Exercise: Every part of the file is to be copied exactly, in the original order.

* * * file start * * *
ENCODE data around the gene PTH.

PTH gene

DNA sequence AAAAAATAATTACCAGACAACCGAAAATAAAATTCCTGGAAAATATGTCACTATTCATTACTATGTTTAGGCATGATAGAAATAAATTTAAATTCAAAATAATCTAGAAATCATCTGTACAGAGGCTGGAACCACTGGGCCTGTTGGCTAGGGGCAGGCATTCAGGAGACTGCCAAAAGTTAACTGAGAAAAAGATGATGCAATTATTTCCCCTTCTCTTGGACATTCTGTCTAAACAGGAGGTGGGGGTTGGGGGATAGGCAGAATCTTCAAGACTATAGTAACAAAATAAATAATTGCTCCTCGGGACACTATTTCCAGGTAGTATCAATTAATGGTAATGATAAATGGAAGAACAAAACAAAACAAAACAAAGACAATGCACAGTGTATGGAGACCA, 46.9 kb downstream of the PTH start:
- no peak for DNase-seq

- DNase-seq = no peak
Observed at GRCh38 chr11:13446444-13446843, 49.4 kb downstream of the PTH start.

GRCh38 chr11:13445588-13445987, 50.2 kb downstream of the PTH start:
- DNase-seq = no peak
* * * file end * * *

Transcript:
ENCODE data around the gene PTH.

PTH gene

DNA sequence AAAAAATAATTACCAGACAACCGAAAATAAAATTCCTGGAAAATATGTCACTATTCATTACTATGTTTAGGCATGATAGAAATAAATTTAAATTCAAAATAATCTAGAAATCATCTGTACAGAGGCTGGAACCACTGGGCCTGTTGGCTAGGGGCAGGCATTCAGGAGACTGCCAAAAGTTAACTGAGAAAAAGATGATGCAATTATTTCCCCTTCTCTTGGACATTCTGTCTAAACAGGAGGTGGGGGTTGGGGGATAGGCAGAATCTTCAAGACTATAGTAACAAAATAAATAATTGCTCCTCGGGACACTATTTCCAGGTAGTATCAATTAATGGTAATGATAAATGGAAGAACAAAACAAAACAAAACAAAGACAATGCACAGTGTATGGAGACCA, 46.9 kb downstream of the PTH start:
- no peak for DNase-seq

- DNase-seq = no peak
Observed at GRCh38 chr11:13446444-13446843, 49.4 kb downstream of the PTH start.

GRCh38 chr11:13445588-13445987, 50.2 kb downstream of the PTH start:
- DNase-seq = no peak